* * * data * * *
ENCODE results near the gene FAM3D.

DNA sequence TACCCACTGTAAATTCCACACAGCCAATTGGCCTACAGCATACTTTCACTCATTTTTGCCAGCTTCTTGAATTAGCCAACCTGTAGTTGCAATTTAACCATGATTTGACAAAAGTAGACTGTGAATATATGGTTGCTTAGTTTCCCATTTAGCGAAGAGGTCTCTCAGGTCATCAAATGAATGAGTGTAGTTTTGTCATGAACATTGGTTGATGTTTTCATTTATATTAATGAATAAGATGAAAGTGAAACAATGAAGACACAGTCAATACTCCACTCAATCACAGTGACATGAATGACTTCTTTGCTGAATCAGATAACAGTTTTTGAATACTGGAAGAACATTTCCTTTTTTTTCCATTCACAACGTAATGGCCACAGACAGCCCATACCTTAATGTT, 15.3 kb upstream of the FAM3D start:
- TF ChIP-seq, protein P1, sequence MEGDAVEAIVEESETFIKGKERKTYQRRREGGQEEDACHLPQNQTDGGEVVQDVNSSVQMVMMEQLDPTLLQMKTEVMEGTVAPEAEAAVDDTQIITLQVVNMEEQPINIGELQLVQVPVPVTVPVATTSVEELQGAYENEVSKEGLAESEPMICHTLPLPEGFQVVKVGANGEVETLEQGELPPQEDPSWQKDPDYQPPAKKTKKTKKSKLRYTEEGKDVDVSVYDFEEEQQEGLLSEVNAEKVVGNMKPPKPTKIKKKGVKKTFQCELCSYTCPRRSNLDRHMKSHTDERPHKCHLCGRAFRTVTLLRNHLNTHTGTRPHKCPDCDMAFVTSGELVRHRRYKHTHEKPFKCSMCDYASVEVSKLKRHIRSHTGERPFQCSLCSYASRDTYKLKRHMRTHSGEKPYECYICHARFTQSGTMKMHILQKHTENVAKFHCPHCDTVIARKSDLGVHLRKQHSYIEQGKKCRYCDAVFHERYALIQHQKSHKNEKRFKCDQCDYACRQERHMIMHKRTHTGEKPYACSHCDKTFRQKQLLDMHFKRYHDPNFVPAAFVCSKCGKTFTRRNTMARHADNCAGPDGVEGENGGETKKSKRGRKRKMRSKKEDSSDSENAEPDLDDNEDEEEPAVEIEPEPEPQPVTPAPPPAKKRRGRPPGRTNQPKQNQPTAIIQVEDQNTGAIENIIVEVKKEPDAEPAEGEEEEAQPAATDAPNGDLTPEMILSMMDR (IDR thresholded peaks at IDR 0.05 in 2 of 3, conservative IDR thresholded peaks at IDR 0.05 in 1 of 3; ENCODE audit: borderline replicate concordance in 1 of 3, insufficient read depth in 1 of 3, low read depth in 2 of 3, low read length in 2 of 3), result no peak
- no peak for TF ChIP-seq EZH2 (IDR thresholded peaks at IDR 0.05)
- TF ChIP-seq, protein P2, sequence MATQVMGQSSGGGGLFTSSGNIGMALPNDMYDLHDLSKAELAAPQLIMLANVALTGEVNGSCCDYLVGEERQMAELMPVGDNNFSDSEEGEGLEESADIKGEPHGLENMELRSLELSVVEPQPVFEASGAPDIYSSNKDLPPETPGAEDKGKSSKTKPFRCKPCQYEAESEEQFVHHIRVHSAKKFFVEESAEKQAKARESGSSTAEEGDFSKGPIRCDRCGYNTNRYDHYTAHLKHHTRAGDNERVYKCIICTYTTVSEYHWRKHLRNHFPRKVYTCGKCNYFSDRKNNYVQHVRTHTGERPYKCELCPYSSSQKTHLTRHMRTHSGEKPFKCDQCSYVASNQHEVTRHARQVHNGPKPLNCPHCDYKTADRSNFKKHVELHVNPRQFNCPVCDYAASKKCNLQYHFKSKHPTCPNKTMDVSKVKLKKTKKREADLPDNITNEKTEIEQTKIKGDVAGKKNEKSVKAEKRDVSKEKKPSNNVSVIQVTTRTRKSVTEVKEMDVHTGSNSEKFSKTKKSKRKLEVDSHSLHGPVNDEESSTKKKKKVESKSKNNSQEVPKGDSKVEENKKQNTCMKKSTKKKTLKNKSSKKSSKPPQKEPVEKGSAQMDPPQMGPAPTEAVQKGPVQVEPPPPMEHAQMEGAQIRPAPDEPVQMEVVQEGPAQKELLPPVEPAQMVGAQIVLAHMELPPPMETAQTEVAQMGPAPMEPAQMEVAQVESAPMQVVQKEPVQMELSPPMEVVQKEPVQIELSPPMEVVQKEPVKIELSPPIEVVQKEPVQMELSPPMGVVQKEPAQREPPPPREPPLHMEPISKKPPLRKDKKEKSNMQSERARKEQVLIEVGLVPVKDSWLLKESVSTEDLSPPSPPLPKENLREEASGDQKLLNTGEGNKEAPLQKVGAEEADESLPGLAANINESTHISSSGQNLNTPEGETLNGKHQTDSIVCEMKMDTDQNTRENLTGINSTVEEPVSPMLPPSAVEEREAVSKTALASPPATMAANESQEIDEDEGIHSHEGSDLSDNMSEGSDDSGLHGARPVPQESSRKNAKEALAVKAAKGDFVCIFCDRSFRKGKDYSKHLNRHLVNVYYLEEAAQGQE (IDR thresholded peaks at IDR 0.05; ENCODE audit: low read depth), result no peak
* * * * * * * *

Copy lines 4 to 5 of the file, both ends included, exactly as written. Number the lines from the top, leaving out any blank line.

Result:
- no peak for TF ChIP-seq EZH2 (IDR thresholded peaks at IDR 0.05)
- TF ChIP-seq, protein P2, sequence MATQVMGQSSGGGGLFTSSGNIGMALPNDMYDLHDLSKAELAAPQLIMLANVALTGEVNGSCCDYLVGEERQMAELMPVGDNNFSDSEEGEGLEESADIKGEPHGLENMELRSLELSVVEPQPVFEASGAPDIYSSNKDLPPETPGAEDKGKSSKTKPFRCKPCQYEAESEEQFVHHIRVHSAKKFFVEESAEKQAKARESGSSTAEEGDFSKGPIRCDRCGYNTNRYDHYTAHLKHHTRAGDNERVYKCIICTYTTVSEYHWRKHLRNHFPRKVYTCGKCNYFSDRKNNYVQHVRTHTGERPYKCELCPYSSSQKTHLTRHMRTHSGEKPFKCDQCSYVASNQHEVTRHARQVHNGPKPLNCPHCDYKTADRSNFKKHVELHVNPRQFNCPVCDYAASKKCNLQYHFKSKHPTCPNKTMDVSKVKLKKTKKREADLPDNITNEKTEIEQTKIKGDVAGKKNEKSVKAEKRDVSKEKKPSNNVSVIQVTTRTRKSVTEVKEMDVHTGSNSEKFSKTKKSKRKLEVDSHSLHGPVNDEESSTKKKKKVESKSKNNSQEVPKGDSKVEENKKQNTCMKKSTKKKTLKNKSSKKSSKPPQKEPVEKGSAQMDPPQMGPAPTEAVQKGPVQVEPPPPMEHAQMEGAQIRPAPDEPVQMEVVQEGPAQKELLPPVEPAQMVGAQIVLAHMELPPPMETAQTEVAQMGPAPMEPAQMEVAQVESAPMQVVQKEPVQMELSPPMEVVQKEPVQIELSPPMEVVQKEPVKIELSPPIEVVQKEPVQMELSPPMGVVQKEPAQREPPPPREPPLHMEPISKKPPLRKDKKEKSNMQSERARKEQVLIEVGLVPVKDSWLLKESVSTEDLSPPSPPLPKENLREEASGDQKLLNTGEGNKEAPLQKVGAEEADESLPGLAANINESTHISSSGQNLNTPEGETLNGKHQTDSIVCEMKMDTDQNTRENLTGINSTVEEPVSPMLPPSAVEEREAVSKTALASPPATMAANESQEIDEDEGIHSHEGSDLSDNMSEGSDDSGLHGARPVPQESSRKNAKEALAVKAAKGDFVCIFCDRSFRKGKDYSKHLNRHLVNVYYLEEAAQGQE (IDR thresholded peaks at IDR 0.05; ENCODE audit: low read depth), result no peak